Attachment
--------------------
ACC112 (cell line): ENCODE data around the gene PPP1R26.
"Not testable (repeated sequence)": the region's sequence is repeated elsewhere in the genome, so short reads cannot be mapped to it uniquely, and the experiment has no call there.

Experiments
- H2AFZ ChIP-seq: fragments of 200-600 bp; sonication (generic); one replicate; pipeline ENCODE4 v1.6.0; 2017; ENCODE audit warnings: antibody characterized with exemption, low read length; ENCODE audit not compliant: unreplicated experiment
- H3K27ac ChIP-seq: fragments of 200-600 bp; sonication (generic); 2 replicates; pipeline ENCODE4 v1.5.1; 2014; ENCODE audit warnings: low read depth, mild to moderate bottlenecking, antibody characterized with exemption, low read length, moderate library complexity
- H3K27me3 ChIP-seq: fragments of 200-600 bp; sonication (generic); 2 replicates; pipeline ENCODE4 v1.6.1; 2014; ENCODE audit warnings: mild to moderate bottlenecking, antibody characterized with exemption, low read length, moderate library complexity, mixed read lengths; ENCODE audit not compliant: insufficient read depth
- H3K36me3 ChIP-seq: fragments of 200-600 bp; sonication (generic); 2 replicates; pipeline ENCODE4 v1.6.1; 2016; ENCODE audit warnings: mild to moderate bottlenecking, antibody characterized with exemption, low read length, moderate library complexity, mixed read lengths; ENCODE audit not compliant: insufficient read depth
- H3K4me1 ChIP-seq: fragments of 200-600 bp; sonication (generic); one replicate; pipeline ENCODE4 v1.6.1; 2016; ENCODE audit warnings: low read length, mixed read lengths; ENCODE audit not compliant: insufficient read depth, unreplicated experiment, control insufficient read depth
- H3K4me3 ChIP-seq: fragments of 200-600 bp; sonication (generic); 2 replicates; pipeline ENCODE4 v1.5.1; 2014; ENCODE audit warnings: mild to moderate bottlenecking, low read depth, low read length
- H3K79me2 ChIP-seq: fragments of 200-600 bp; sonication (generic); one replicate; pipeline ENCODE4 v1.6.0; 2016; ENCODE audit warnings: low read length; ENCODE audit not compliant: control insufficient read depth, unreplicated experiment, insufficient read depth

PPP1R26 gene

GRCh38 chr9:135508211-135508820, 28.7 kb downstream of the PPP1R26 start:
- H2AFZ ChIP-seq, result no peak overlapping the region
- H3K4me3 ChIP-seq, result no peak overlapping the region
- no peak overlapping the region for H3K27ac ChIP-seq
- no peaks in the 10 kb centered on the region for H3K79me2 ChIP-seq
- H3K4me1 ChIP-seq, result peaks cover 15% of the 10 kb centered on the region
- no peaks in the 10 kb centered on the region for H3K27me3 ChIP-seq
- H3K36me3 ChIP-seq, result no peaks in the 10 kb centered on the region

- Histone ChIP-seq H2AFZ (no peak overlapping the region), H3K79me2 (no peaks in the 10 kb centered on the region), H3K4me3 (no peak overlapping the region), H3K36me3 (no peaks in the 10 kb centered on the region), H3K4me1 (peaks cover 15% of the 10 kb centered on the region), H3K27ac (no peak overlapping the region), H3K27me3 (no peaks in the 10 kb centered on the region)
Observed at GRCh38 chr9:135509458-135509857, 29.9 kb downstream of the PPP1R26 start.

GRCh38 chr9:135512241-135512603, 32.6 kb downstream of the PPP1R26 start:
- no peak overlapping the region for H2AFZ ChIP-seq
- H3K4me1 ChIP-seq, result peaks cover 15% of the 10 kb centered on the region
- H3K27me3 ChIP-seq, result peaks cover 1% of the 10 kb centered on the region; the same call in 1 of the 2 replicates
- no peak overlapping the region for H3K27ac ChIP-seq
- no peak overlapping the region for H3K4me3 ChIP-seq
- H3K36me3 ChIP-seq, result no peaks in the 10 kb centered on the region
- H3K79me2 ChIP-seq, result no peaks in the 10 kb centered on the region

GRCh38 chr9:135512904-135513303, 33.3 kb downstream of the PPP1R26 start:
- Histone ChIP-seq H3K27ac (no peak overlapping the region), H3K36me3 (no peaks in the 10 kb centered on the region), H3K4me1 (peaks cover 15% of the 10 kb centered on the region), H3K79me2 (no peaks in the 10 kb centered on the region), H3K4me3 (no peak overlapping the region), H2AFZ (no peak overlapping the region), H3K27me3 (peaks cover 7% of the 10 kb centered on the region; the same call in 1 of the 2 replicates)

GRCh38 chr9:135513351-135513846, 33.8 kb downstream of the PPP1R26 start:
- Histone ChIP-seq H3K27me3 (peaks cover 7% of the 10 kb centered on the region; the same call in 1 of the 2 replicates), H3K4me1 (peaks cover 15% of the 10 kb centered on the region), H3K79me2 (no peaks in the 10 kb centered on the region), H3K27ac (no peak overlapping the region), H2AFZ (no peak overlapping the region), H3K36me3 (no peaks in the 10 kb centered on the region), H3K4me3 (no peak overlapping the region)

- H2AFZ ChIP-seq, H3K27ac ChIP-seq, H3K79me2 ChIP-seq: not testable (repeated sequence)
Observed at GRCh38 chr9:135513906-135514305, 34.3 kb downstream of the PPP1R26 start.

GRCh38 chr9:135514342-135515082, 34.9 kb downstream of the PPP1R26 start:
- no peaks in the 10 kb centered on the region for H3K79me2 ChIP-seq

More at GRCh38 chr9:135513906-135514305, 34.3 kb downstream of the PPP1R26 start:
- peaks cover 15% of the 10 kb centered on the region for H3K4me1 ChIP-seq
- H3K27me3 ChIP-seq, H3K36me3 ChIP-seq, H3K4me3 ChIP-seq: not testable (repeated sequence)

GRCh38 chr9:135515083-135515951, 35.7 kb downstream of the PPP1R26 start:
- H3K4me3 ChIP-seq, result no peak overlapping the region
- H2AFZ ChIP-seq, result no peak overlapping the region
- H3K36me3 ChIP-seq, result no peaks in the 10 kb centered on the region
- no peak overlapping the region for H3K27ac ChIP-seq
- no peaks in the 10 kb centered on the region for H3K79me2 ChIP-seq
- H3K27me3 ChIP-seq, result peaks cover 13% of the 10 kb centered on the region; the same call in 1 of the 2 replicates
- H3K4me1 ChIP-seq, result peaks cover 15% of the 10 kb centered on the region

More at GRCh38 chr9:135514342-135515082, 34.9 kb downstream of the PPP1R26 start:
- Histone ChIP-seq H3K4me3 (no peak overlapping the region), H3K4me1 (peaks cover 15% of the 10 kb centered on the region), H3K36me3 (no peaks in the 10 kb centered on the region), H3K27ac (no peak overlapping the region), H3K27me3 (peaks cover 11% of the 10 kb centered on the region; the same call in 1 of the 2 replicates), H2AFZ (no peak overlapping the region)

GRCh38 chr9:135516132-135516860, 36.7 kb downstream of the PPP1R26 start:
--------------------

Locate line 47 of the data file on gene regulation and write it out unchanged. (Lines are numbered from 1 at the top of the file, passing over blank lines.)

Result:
- H3K27me3 ChIP-seq, result peaks cover 13% of the 10 kb centered on the region; the same call in 1 of the 2 replicates